Tuesday, July 10, 2012

Blu-ray Review: TWINS OF EVIL (1971)

TWINS OF EVIL (1971) 
Blu-ray + DVD Combo 
Label: Synapse Films
Region: Region A
Duration: 87 minutes
Rating: Unrated

Video: 16:9 Widescreen (1.66:1)
Audio: English DTS-HD MA Mono 
Director: John Hough
Cast: Peter Cushing, Damien Thomas, Dennis Price, David Warbeck, Madeleine Collinson, Mary Collinson
Tagline: Which is the Virgin? Which is the Vampire? 


Synopsis: Two beautiful orphaned identical twins, Maria and Frieda Gellhorn (Playboy centerfold models Mary and Madeleine Collinson), move to the village of Karnstein to live with their uncle Gustav Weil (played by Hammer horror favorite, Peter Cushing), a fanatical puritan and leader of the local witch-hunting “Brotherhood.” The village Count (Damien Thomas, Never Let Me Go), an evil man who secretly practices Satanism, uses black magic and transforms into a vampire. Unhappy with her new life, Frieda seeks escape and tragically falls under the spell of the Count. Now overcome with an insatiable hunger for human blood, Frieda has to hide her secret from her sister, and escape her uncle’s killing grasp!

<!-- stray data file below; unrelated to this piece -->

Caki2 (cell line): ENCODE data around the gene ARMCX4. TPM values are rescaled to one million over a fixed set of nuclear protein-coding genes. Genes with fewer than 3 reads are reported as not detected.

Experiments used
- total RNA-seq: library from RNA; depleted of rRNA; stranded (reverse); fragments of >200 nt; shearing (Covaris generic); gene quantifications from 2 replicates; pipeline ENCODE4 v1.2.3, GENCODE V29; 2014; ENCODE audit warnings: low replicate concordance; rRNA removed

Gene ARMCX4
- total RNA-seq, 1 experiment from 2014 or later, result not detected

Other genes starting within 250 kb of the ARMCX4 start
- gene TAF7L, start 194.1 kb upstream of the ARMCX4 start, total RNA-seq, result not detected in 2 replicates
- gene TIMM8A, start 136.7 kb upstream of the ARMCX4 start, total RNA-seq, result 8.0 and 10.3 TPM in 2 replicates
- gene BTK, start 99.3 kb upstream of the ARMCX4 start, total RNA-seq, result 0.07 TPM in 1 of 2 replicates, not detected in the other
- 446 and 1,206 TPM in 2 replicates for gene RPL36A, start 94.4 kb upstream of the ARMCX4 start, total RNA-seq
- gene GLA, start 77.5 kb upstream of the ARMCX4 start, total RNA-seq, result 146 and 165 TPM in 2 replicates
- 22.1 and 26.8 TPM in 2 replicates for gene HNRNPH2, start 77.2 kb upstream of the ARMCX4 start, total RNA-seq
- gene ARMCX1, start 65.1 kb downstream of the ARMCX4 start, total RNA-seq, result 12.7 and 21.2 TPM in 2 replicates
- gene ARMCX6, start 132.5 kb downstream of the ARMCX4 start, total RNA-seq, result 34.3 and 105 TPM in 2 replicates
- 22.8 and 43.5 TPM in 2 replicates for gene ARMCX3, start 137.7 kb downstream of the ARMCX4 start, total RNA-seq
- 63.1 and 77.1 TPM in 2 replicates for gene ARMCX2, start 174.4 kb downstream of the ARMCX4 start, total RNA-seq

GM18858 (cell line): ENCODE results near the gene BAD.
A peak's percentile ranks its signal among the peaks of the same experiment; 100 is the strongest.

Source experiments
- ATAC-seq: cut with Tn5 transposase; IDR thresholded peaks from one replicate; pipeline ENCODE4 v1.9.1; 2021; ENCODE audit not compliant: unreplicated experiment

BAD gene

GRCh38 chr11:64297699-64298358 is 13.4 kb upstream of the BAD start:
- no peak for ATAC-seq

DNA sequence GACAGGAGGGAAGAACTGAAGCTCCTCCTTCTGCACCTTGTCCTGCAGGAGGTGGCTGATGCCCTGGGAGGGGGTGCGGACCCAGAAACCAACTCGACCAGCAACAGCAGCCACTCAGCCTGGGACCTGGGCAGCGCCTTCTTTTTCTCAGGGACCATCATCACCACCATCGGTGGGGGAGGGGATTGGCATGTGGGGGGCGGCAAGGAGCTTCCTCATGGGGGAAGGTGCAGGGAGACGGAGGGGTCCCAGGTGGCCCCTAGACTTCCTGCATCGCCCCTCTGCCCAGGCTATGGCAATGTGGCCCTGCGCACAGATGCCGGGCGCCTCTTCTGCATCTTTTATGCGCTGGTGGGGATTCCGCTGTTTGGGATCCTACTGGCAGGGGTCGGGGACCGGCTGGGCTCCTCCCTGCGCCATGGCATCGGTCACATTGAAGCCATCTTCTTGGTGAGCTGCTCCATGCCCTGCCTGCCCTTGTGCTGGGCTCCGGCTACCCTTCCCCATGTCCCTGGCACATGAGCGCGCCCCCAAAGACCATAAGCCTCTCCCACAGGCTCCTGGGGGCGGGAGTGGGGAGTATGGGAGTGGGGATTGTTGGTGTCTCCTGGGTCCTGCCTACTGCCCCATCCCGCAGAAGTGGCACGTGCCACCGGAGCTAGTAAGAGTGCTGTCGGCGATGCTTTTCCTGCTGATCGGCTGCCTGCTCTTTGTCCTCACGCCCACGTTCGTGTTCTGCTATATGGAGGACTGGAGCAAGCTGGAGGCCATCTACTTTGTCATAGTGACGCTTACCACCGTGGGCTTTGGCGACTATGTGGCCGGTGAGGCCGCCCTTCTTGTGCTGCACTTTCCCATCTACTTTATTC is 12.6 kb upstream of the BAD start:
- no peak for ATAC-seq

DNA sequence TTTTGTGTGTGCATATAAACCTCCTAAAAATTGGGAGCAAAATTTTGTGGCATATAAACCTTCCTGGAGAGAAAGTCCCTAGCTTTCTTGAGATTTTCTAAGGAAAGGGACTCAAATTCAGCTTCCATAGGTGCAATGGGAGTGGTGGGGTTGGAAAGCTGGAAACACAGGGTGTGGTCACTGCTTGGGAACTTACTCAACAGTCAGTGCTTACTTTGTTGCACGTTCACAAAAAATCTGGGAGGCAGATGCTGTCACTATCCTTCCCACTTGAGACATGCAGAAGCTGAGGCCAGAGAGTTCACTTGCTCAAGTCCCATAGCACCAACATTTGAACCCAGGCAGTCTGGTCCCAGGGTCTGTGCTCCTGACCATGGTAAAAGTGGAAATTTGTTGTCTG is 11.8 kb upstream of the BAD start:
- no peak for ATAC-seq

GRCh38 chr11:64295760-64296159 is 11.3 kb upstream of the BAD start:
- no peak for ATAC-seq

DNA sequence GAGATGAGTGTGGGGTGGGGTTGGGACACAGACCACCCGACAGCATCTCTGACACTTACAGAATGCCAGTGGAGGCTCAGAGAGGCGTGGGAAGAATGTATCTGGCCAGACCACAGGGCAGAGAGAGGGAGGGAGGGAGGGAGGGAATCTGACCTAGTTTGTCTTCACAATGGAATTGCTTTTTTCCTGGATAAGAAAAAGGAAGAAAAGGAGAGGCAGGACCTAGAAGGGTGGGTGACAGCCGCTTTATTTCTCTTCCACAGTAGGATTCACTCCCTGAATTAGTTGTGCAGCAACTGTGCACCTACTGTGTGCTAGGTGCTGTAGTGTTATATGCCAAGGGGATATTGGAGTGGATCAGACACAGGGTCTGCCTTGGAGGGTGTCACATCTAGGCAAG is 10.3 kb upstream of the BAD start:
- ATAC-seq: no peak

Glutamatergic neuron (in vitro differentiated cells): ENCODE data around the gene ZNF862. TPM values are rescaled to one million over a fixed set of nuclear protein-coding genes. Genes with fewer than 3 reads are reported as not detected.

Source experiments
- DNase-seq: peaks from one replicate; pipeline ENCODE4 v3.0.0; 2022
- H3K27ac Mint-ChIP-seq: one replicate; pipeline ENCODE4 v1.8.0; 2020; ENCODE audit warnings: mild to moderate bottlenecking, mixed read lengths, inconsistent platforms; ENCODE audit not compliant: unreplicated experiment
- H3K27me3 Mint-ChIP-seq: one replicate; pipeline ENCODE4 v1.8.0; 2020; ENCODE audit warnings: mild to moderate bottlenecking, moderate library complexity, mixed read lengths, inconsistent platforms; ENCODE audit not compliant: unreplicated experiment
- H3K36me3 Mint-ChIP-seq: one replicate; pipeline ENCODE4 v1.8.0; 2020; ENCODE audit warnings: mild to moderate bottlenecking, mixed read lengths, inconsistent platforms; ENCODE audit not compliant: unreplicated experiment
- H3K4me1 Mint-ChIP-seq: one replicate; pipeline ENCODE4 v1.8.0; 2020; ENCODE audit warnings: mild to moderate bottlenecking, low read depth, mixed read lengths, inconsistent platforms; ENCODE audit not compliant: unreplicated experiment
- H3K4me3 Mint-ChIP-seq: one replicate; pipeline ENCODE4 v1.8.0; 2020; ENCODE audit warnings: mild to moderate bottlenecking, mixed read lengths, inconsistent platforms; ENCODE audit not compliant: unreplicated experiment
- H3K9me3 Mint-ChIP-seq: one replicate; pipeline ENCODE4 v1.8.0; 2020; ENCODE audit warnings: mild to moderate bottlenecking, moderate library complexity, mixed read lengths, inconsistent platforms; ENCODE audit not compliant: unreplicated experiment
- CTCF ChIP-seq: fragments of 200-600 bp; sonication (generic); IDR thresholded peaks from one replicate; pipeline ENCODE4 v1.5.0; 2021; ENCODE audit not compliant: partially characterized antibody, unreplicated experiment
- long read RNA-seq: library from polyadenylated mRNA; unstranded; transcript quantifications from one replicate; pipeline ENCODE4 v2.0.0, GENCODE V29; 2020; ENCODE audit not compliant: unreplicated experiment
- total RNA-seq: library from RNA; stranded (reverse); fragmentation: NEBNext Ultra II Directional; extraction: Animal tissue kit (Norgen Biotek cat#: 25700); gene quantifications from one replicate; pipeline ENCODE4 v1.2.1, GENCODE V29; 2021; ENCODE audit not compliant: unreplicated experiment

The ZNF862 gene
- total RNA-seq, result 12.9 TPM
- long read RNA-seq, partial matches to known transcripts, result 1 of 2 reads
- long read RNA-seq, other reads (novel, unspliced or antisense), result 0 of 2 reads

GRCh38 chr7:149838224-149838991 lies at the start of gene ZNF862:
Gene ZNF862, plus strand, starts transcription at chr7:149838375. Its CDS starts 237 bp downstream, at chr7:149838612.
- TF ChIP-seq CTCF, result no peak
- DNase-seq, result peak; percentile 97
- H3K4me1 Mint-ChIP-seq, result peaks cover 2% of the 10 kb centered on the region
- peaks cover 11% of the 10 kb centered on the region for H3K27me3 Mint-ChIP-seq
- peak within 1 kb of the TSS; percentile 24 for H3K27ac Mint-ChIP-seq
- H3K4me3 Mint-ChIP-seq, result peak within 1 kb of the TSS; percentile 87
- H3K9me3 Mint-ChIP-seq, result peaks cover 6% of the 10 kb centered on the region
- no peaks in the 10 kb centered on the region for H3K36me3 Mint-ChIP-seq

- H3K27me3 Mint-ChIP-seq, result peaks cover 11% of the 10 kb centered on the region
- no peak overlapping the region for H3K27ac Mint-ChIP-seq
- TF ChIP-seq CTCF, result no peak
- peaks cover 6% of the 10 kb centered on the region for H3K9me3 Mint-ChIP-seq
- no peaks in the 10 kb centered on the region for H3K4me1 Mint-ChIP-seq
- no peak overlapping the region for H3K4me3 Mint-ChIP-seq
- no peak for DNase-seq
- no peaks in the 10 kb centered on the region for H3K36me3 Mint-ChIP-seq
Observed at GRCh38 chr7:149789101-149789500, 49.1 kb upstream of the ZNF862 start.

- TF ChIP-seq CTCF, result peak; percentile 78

The Film: Twins of Evil (1971) is Hammer's third and final entry in a series of films known as the Karnstein trilogy following The Vampire Lovers (1970) and Lust for a Vampire (1971)  and in it village elder Gustav Weil (Peter Cushing, Shock Waves) is the stern and rather unpleasant leader of a fanatical group of witch-hunters called The Brotherhood. Cushing's portrayal of the witchfinder is differentiated from Vincent Price's depiction of Mathew Hopkins in the film The Witchfinder General (1968) in that he truly and sincerely believes he's doing the Lord's work while Price's character was merely profiteering from other's misery in the most reprehensible way. The true tragedy is that while these busty innocents burn there is actually a devil among them - Count Karnstein (Damien Thomas)  looms over the village from his castle where he engages in wicked orgies and Satanic rituals but The Brotherhood dare not touch him for he is under the protection of the Emperor, the monarchies weren't really down with religious fanaticism... so let's burn some busty blondes instead, right? Right! The decadent Count Karnstein comes from a long lineage of sadistic evil-doers and and his depraved aristocratic lifestyle leaves him yearning for a taste of true-evil but he surrounds himself with wannabe cultists and so he grows bored and deeply unsatisfied, that is until one-night when he offers up a human sacrifice conjuring the long dead Coutness Mircalla (Katya Wayeth, Kubrick's A Clockwork Orange), a true beauty who fornicates with the Count and in the process gives us a nice tidbit of eroticism as she simulates a hand-job with a candlestick - it's a nice touch, way to go Hammer. Oh yeah, and she transforms him into a vampire - that's important to know.